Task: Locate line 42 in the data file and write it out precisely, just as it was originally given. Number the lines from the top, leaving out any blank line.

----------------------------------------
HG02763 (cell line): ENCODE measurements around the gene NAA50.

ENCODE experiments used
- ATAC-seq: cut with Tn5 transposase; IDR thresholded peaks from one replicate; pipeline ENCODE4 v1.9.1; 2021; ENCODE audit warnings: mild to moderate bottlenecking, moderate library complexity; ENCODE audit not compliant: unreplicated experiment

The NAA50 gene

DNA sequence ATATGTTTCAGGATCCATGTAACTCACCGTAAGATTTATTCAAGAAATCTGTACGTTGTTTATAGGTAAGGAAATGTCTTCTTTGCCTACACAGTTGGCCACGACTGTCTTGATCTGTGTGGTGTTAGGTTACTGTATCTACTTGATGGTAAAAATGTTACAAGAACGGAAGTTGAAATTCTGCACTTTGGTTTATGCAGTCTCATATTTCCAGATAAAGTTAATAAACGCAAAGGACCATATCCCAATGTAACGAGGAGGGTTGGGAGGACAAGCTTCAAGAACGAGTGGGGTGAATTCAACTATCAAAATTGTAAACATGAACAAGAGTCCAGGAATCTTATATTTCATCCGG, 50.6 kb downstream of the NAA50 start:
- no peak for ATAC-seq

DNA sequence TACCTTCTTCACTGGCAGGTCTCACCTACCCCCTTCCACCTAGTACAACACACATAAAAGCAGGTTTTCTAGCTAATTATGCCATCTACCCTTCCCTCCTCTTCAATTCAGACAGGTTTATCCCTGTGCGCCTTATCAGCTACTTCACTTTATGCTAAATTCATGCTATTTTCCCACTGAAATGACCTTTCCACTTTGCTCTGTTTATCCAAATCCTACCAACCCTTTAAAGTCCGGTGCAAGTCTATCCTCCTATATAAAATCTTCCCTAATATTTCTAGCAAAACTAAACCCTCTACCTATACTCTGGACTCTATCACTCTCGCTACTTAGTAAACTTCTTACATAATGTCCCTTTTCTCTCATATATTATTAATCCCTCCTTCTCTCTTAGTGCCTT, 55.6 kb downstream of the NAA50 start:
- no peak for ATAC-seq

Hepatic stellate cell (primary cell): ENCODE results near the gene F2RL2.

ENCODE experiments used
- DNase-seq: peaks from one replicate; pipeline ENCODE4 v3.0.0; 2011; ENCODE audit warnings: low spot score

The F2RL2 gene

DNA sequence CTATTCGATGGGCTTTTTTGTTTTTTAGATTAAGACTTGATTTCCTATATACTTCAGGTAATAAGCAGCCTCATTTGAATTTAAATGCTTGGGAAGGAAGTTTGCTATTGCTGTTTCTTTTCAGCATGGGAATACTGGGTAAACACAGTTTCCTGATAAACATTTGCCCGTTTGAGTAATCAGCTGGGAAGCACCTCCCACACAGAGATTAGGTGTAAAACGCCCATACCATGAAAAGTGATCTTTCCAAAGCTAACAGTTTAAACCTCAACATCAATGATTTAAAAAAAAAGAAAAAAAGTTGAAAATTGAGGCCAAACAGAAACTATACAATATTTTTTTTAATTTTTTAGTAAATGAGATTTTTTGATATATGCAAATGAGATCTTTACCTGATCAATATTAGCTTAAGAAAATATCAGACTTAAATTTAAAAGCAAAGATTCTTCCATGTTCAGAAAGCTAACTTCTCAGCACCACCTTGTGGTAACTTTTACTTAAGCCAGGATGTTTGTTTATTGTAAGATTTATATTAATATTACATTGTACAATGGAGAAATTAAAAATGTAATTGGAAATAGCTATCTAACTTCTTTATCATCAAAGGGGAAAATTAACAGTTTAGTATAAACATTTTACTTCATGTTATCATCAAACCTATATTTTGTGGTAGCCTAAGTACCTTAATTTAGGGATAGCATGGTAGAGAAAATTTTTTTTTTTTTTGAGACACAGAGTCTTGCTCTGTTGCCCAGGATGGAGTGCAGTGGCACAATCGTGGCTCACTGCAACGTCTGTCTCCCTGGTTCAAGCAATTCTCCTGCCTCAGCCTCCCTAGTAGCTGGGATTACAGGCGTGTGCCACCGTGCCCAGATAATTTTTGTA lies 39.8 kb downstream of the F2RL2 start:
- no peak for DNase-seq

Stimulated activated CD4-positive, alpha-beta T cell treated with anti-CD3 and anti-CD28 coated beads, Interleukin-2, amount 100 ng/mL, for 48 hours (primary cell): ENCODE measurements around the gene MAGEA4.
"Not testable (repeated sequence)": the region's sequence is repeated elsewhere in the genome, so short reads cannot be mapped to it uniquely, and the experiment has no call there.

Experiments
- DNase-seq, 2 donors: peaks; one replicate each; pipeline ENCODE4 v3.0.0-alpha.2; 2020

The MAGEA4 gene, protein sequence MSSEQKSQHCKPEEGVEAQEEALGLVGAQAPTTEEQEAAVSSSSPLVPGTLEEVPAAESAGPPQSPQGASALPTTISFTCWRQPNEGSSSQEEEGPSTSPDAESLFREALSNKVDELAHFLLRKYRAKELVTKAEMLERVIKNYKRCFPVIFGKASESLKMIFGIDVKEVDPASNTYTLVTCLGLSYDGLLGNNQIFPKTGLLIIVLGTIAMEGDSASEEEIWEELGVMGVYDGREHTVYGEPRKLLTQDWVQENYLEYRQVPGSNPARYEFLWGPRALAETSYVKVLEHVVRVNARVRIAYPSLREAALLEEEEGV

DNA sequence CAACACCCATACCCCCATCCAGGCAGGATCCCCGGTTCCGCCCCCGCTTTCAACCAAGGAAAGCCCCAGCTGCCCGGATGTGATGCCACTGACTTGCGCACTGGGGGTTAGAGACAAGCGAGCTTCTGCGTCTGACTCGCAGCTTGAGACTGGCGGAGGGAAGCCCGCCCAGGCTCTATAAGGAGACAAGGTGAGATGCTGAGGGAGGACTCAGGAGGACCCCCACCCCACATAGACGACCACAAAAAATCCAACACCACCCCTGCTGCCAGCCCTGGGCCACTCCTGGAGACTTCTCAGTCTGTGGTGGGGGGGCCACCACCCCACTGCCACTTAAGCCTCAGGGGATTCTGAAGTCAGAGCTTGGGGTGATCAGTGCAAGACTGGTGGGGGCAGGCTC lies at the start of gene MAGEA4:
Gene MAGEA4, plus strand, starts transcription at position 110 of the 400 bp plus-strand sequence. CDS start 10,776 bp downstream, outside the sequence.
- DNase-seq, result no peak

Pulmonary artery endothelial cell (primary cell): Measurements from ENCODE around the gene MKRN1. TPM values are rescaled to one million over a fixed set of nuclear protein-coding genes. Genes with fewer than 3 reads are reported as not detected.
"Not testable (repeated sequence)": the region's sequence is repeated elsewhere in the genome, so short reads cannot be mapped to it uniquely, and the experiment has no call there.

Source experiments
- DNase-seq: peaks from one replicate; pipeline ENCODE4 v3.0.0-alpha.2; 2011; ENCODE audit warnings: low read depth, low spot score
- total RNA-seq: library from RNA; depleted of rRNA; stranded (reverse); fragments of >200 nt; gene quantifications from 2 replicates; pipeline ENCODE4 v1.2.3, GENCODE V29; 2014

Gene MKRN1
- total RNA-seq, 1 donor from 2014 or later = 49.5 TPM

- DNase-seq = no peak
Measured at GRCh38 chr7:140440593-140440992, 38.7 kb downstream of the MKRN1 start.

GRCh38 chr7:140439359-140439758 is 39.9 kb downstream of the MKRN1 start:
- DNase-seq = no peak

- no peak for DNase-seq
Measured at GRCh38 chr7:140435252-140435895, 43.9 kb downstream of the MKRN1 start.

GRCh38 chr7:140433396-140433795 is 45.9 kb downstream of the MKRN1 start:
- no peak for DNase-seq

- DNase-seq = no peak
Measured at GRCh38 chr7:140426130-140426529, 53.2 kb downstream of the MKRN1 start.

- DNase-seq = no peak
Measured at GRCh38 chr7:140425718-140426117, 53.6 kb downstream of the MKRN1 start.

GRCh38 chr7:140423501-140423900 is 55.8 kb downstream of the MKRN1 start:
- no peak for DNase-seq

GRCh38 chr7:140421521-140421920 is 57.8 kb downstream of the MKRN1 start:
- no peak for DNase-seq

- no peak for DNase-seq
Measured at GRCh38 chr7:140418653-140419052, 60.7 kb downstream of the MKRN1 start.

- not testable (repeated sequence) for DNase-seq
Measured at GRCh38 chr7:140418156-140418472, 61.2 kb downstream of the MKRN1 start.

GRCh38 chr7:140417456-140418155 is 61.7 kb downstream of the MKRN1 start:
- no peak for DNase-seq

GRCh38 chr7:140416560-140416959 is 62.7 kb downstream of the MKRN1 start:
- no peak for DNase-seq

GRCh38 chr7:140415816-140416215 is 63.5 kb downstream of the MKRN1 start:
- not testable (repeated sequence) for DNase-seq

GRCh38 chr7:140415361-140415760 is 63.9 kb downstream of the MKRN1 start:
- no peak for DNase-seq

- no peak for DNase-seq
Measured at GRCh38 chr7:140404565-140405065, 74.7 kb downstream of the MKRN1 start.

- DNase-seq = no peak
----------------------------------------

GRCh38 chr7:140423501-140423900 is 55.8 kb downstream of the MKRN1 start: